Many of the 23 great ape range states are plagued by civil unrest, armed conflicts, regional disputes and human-wildlife conflict. Most range states in Central and Western Africa are also rich in natural resources, such as oil, minerals, or timber. These sectors can be very volatile in inflicting local resentment and conflicts. This is particularly the case when land tenure is poorly managed, criminal networks become involved in business, or irresponsible companies and local authorities ignore environmental impacts or exclude affected communities from decision-making.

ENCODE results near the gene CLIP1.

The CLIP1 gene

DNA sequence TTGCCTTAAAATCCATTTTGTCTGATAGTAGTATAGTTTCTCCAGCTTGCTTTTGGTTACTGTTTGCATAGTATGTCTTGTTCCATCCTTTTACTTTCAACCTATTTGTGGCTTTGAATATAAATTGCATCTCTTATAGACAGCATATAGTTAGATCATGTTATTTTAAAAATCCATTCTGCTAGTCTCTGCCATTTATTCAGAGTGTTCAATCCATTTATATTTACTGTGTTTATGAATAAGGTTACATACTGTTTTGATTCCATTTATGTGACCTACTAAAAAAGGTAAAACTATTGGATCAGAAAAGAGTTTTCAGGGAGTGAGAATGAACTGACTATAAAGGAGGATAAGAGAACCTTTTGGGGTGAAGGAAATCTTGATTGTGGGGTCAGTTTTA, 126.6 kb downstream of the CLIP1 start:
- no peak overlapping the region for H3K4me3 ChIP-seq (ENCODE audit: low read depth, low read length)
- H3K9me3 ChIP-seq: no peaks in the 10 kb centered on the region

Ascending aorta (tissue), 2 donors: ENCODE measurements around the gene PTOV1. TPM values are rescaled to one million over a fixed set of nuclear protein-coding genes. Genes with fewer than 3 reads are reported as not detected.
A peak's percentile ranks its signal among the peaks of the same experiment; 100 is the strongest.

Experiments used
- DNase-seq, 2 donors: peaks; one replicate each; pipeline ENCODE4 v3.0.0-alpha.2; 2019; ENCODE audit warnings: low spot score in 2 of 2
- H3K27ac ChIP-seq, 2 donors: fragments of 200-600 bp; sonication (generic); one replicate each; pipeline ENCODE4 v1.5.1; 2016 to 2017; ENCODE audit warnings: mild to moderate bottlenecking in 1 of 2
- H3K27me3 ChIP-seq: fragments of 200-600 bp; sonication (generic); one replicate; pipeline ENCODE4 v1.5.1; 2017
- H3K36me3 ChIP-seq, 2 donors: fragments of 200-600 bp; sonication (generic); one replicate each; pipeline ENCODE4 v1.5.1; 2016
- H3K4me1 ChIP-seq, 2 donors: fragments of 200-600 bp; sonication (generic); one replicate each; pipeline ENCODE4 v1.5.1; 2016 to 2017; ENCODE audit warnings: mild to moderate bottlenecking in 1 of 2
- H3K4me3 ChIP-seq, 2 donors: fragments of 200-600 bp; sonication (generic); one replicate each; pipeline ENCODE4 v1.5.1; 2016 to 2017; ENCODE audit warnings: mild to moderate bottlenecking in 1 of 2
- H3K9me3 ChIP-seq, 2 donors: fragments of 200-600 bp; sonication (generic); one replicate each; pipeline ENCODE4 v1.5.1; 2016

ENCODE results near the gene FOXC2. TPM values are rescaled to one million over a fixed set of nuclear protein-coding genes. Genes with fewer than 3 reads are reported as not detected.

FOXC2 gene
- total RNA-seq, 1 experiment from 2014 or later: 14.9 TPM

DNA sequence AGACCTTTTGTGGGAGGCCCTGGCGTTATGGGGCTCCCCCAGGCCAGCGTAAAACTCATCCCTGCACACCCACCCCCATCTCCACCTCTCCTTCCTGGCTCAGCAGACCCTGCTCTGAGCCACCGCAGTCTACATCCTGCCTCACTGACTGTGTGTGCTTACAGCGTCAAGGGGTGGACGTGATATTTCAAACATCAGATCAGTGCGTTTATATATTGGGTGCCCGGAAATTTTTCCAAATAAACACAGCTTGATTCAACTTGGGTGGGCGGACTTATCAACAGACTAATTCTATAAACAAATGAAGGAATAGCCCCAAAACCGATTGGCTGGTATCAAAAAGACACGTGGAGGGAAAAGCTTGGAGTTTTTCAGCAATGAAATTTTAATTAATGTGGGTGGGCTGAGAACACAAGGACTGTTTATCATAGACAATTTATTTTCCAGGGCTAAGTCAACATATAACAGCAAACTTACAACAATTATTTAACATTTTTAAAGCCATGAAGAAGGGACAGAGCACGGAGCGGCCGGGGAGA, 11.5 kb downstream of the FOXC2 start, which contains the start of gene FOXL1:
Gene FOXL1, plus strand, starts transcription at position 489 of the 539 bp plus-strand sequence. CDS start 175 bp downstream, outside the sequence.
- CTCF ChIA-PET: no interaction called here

GRASP promotes conflict-sensitive solutions through environmental peace-building in great ape conservation. Like other wildlife, great apes can offer a viable and neutral entry point for cooperation and peace-building, thereby promoting stability and sustainable development in areas where armed conflicts affect great ape and human populations. GRASP is also heavily involved in finding inclusive and conservation-based solutions to conflicts fuelled by extractive and agricultural concessions or illegal small-scale activities. By involving all parties, GRASP works as a moderator to promote sustainable ecosystem management, improved transparency through monitoring and standardization and alternative employment and livelihoods as building blocks for peaceful development.